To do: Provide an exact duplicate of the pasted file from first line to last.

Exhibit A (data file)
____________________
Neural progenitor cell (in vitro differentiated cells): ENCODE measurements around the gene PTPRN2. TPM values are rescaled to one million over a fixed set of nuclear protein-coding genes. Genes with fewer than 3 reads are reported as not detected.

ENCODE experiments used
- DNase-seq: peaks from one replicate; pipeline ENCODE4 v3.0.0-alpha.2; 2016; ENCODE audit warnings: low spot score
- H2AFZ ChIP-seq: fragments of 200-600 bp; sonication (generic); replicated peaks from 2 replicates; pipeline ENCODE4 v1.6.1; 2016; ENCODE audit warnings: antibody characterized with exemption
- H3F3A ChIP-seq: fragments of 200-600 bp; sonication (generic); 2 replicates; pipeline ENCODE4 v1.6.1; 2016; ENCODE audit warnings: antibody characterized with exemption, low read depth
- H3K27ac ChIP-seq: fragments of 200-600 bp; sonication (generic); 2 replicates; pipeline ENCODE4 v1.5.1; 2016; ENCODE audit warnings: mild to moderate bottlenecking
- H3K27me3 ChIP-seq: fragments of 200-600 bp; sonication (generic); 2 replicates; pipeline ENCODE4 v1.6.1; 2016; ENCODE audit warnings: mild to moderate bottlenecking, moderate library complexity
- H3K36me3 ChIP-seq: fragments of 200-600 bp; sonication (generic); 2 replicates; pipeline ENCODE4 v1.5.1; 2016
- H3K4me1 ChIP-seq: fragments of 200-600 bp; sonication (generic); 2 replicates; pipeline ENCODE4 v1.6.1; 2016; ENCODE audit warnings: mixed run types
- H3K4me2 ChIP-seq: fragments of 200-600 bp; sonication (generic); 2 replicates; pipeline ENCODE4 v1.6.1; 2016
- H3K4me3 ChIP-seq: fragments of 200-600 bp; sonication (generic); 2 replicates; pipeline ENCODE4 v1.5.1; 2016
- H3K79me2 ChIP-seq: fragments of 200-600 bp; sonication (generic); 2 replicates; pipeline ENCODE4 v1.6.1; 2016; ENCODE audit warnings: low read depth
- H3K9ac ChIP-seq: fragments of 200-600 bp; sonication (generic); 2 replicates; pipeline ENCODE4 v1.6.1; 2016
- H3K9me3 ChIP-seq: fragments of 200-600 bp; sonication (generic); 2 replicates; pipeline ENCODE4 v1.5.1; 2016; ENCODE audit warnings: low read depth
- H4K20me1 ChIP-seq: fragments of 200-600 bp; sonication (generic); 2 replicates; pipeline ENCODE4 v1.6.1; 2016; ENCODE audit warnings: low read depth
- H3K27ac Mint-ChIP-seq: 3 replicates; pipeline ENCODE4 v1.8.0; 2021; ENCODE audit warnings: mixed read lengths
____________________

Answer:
Neural progenitor cell (in vitro differentiated cells): ENCODE measurements around the gene PTPRN2. TPM values are rescaled to one million over a fixed set of nuclear protein-coding genes. Genes with fewer than 3 reads are reported as not detected.

ENCODE experiments used
- DNase-seq: peaks from one replicate; pipeline ENCODE4 v3.0.0-alpha.2; 2016; ENCODE audit warnings: low spot score
- H2AFZ ChIP-seq: fragments of 200-600 bp; sonication (generic); replicated peaks from 2 replicates; pipeline ENCODE4 v1.6.1; 2016; ENCODE audit warnings: antibody characterized with exemption
- H3F3A ChIP-seq: fragments of 200-600 bp; sonication (generic); 2 replicates; pipeline ENCODE4 v1.6.1; 2016; ENCODE audit warnings: antibody characterized with exemption, low read depth
- H3K27ac ChIP-seq: fragments of 200-600 bp; sonication (generic); 2 replicates; pipeline ENCODE4 v1.5.1; 2016; ENCODE audit warnings: mild to moderate bottlenecking
- H3K27me3 ChIP-seq: fragments of 200-600 bp; sonication (generic); 2 replicates; pipeline ENCODE4 v1.6.1; 2016; ENCODE audit warnings: mild to moderate bottlenecking, moderate library complexity
- H3K36me3 ChIP-seq: fragments of 200-600 bp; sonication (generic); 2 replicates; pipeline ENCODE4 v1.5.1; 2016
- H3K4me1 ChIP-seq: fragments of 200-600 bp; sonication (generic); 2 replicates; pipeline ENCODE4 v1.6.1; 2016; ENCODE audit warnings: mixed run types
- H3K4me2 ChIP-seq: fragments of 200-600 bp; sonication (generic); 2 replicates; pipeline ENCODE4 v1.6.1; 2016
- H3K4me3 ChIP-seq: fragments of 200-600 bp; sonication (generic); 2 replicates; pipeline ENCODE4 v1.5.1; 2016
- H3K79me2 ChIP-seq: fragments of 200-600 bp; sonication (generic); 2 replicates; pipeline ENCODE4 v1.6.1; 2016; ENCODE audit warnings: low read depth
- H3K9ac ChIP-seq: fragments of 200-600 bp; sonication (generic); 2 replicates; pipeline ENCODE4 v1.6.1; 2016
- H3K9me3 ChIP-seq: fragments of 200-600 bp; sonication (generic); 2 replicates; pipeline ENCODE4 v1.5.1; 2016; ENCODE audit warnings: low read depth
- H4K20me1 ChIP-seq: fragments of 200-600 bp; sonication (generic); 2 replicates; pipeline ENCODE4 v1.6.1; 2016; ENCODE audit warnings: low read depth
- H3K27ac Mint-ChIP-seq: 3 replicates; pipeline ENCODE4 v1.8.0; 2021; ENCODE audit warnings: mixed read lengths